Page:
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The dream of being able to monitor blood sugar without poking the skin (known as “noninvasive” glucose monitoring) has been discussed for decades, with little real progress. But now, a Seattle-based startup believes it has the recipe for an innovative new approach for what it claims could become the “holy grail of medical industry and patient care.”

Know Labs is developing two devices that use Bio-RFID technology, or Body-Radio Frequency Identification, which uses radio waves to measure specific molecular signatures in the blood through the skin.

“Accuracy will be comparable, probably even exceed, the ability of glucose measurement devices available right now,” said Dr. James Anderson, chief medical officer at Know Labs whose industry experience includes a quarter-century at Lilly Diabetes.

Formerly known as Visualant, this tech company changed its name in 2018 and is developing both a wristband-style device as well as a finger-scanning device that eliminate the need to pierce the skin to get glucose readings.


UBand is a wristband with a built-in biosensor designed to continuously monitor glucose levels. It won’t have a display screen, but instead, the readings will be sent directly to a smartphone app. They’re expecting it to have a battery life of 7 days before you would need to recharge it. This product is aimed at people with diabetes who are interested in a noninvasive continuous glucose monitor (CGM).


Previewed publicly in September 2021, the KnowU device sort of resembles a traditional fingerstick glucose meter that is small enough to fit into your pocket — but it doesn’t require test strips. Instead, you’d take the sensor off the base and scan it over your palm to generate readings that would then display on the base device itself or be beamed wirelessly to a smartphone app. This is more aimed at people with diabetes who aren’t interested in a CGM, but want more of a traditional meter for on-the-go use without the finger pokes.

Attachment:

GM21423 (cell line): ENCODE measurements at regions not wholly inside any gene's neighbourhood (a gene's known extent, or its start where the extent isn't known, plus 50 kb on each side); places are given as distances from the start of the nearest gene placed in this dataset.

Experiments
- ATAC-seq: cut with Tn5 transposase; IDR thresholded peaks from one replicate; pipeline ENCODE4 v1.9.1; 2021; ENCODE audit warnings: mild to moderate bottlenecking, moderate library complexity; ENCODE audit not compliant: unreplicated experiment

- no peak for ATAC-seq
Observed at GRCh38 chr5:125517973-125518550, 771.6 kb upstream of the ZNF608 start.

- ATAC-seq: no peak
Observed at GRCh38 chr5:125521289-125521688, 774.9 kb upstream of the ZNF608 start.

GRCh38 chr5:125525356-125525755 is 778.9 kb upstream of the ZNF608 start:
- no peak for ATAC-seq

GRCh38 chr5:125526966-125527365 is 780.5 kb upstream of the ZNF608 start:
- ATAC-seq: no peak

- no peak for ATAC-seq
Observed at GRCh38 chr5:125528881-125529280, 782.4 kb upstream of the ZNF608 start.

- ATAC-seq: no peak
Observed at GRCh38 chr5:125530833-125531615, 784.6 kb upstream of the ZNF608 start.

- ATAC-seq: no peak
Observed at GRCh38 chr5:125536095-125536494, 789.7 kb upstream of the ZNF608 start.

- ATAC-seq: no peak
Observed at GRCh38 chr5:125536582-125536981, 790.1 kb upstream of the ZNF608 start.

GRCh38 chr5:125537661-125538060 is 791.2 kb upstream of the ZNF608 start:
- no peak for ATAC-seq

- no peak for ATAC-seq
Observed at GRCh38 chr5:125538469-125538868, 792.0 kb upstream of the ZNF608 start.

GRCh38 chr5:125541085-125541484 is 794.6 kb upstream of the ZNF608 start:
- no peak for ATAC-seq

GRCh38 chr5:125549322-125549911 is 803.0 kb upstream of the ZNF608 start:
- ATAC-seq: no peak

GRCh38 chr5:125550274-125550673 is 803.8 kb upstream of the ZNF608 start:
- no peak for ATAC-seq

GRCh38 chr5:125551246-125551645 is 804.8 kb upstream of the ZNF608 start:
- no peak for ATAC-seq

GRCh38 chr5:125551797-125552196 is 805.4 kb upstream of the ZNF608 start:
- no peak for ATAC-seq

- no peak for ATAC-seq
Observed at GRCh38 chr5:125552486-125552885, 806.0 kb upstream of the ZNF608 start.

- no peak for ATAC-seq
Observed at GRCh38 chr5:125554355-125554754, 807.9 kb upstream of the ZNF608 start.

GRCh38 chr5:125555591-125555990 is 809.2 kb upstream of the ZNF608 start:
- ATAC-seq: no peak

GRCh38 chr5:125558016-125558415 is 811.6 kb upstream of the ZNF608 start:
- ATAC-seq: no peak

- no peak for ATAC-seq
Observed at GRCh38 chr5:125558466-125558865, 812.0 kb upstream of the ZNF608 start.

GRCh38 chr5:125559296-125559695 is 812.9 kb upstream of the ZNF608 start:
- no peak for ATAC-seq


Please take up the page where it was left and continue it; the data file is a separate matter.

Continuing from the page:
Know Labs is using a proprietary application of Bio-RFID technology that emits radio waves onto the skin. It captures glucose readings and other molecule signatures in the blood using spectroscopy. In this case it’s the process of shining light or electromagnic energy directly into the skin. LED wavelengths are emitted onto the skin, and it measures the color variations reflected back to generate the health data.

Spectroscopy has been around for a long time, used in space astronomy and MRI and X-ray technology. If successfully developed by Know Labs, this would be the first time using this technology for diabetes glucose monitoring.

“This is an exciting development for healthcare,” Anderson told DiabetesMine. “If you look at the economics of diabetes care itself, we would have no strips, transmitters, or sensors needing to be replaced or disposed of. So, this technology is a significant cost-savings and that’s a big contribution to society itself.”

Early studies show that Know Labs’ Bio-RFID technology works just as well, if not even better, than existing CGM products like the Abbott FreeStyle Libre flash glucose monitoring system.